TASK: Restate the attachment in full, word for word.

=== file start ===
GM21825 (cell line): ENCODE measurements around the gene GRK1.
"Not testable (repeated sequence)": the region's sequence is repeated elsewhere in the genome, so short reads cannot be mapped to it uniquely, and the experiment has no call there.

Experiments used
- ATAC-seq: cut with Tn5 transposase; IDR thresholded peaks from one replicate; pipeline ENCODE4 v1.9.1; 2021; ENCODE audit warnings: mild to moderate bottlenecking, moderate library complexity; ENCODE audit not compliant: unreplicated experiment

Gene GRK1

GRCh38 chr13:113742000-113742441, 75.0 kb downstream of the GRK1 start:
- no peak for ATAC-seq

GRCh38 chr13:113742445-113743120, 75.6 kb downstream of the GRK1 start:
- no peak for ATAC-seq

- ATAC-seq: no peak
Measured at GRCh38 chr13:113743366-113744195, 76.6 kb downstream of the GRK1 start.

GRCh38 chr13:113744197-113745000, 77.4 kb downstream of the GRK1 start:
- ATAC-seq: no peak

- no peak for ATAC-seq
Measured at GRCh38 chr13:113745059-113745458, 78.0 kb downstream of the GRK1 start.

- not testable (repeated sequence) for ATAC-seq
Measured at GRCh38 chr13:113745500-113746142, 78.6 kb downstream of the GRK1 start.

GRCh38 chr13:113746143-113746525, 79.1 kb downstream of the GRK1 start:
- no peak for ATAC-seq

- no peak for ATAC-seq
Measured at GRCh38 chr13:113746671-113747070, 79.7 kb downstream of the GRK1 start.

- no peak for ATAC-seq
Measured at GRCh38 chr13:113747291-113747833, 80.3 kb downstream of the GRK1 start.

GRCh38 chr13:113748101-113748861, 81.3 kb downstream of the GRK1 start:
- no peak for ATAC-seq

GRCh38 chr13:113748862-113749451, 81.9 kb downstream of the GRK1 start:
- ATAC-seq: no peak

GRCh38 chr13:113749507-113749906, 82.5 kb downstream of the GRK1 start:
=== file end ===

GM21825 (cell line): ENCODE measurements around the gene GRK1.
"Not testable (repeated sequence)": the region's sequence is repeated elsewhere in the genome, so short reads cannot be mapped to it uniquely, and the experiment has no call there.

Experiments used
- ATAC-seq: cut with Tn5 transposase; IDR thresholded peaks from one replicate; pipeline ENCODE4 v1.9.1; 2021; ENCODE audit warnings: mild to moderate bottlenecking, moderate library complexity; ENCODE audit not compliant: unreplicated experiment

Gene GRK1

GRCh38 chr13:113742000-113742441, 75.0 kb downstream of the GRK1 start:
- no peak for ATAC-seq

GRCh38 chr13:113742445-113743120, 75.6 kb downstream of the GRK1 start:
- no peak for ATAC-seq

- ATAC-seq: no peak
Measured at GRCh38 chr13:113743366-113744195, 76.6 kb downstream of the GRK1 start.

GRCh38 chr13:113744197-113745000, 77.4 kb downstream of the GRK1 start:
- ATAC-seq: no peak

- no peak for ATAC-seq
Measured at GRCh38 chr13:113745059-113745458, 78.0 kb downstream of the GRK1 start.

- not testable (repeated sequence) for ATAC-seq
Measured at GRCh38 chr13:113745500-113746142, 78.6 kb downstream of the GRK1 start.

GRCh38 chr13:113746143-113746525, 79.1 kb downstream of the GRK1 start:
- no peak for ATAC-seq

- no peak for ATAC-seq
Measured at GRCh38 chr13:113746671-113747070, 79.7 kb downstream of the GRK1 start.

- no peak for ATAC-seq
Measured at GRCh38 chr13:113747291-113747833, 80.3 kb downstream of the GRK1 start.

GRCh38 chr13:113748101-113748861, 81.3 kb downstream of the GRK1 start:
- no peak for ATAC-seq

GRCh38 chr13:113748862-113749451, 81.9 kb downstream of the GRK1 start:
- ATAC-seq: no peak

GRCh38 chr13:113749507-113749906, 82.5 kb downstream of the GRK1 start: